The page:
Foreign Minister S Jaishankar chastised Europe on Tuesday for questioning India’s Russia-Ukraine policy, reminding the Europeans that they were not trying to bend over backwards to resolve India’s issues when the rules-based order was under risk in Asia or when, as he put it, Afghanistan’s civilized society was shoved aside. He put it bluntly, where was Europe when order in Asia was threatened.
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“There are equally pressing issues in other parts of the world like Afghanistan and challenges in Asia…when rules-based order was under threat in Asia, the advice we got from Europe was to do more trade. At least we are not giving you that advice. On Afghanistan, please tell me which part of the rules-based order justifies what the world did there,” Jaishankar pointed out the fact that no country wants to witness the actual effects of the conflict, such as increasing energy prices, food inflation, and other disruptions. He stated that there will be no victor in this confrontation, reports The Times of India.
In February, Jaishankar cited NATO’s growth as one of the causes of the crisis in Ukraine, and later chastised the West for questioning India’s oil imports from Russia in the presence of UK Foreign Secretary Elizabeth Truss, despite Europe buying 15% more energy from Russia in March than in February. On Tuesday, though, the retaliation against Europe for its past apathy to Chinese expansionism was possibly more noteworthy because it came in reaction to queries from at least two European foreign ministers – from Norway and Luxembourg.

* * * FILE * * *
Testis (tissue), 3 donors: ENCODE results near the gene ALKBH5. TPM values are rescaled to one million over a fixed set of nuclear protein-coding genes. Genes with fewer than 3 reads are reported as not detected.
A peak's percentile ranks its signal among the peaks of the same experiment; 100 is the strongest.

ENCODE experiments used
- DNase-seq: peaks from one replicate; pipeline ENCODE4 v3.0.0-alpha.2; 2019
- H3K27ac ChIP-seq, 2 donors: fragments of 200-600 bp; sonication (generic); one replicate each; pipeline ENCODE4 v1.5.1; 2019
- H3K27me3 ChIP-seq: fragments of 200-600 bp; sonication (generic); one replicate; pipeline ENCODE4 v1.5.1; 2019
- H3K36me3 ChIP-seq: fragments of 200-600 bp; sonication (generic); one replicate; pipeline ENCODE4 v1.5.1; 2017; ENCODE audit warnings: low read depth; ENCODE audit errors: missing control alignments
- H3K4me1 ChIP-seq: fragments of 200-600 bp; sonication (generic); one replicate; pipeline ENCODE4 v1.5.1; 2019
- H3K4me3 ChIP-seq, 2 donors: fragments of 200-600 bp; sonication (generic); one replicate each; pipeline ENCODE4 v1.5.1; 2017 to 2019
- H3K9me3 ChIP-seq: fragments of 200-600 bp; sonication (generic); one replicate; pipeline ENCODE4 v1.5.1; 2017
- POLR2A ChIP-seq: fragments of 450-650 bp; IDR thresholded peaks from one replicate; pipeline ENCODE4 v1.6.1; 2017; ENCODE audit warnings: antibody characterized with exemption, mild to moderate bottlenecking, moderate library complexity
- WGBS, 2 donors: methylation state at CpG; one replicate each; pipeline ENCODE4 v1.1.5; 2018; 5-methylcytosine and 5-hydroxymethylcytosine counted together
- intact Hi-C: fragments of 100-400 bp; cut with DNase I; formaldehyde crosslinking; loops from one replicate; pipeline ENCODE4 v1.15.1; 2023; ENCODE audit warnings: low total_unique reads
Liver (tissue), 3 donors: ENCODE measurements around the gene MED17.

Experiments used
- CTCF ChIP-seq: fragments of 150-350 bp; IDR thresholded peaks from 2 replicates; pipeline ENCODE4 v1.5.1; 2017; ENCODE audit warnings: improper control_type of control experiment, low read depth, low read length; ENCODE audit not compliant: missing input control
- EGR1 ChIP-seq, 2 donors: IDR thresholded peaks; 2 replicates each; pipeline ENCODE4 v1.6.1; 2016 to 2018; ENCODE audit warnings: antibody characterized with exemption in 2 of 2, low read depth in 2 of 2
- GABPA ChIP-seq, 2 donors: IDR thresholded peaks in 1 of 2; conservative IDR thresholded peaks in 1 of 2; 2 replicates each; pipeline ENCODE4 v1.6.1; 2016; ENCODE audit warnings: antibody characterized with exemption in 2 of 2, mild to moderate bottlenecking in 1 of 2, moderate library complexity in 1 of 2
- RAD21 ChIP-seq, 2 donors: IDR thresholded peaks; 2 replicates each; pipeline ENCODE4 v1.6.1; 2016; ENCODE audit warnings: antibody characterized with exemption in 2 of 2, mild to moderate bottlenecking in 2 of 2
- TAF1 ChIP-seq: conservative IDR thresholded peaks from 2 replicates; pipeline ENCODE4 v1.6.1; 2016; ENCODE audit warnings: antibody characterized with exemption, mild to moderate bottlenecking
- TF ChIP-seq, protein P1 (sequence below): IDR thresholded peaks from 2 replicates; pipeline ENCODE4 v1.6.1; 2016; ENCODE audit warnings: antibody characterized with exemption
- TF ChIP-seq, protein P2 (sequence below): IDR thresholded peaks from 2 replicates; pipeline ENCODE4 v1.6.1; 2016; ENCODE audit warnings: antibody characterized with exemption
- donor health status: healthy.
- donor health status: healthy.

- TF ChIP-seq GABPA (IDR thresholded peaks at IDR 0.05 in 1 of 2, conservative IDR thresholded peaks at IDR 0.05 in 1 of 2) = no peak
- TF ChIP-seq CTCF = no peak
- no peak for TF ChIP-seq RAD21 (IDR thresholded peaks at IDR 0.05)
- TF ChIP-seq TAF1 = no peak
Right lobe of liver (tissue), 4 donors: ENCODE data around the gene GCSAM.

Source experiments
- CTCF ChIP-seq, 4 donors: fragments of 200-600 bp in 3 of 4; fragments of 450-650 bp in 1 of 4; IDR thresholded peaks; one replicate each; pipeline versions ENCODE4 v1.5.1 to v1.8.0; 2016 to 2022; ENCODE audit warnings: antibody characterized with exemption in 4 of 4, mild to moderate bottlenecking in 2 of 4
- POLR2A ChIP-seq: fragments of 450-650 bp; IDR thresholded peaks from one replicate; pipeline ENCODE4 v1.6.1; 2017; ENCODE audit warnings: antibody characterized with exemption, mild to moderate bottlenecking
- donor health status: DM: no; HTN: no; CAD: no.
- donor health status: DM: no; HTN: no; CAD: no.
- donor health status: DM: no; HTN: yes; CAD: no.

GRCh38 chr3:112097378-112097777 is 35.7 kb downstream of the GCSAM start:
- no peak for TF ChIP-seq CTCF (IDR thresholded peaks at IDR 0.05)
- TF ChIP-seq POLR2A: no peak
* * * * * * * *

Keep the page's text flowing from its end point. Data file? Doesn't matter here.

“Let’s see this in the right context. We all need to find some way of returning to diplomacy and dialogue and to do that the fighting must stop. That’s what we are trying to do,” said the minister further.
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Jaishankar was speaking at the Raisina Dialogue, which was attended by a number of European foreign ministers. He made it clear that Europe had been indifferent to security risks emerging from China’s behavior in Asia in the past, notably on the border problem with India, despite the fact that he stated that this was an area where boundaries had not been decided.
“There has been a lot of arguments from Europe saying things are happening in Europe and Asia should be worried about it because these could happen in Asia. Guess what, things have been happening in Asia for the past 10 years. Europe may not have looked at it. This could be a wakeup call for Europe not just in Europe but a wakeup call to also look at Asia. This is where boundaries have not been settled, where terrorism is still practiced and often sponsored by states… rules-based order here has been under continuous threat. It’s not that the problems are going to happen, the problems have been happening for 10 years,” said the minister, as he spoke about India and other countries looking to find the right “balance of interests.”
Jaishankar also stated that India is prepared to increase agricultural commodity exports, notably wheat, in order to compensate for the global food crisis induced by the Ukraine conflict. He did say, however, that there are restrictions in the form of WTO limits on public stocks, and that he hoped the WTO will look into it because of the current exceptional situation.
According to Jaishankar, India is now prepared to take a much more substantial stance on major global issues such as covid, climate change, and connectivity. In response to the EU’s Global Gateway policy for secure and long-term infrastructure, Jaishankar stated that India has always supported market-based, transparent, and consultative connectivity efforts. “It took us years to convince the rest of the world to come around to that view,” he said.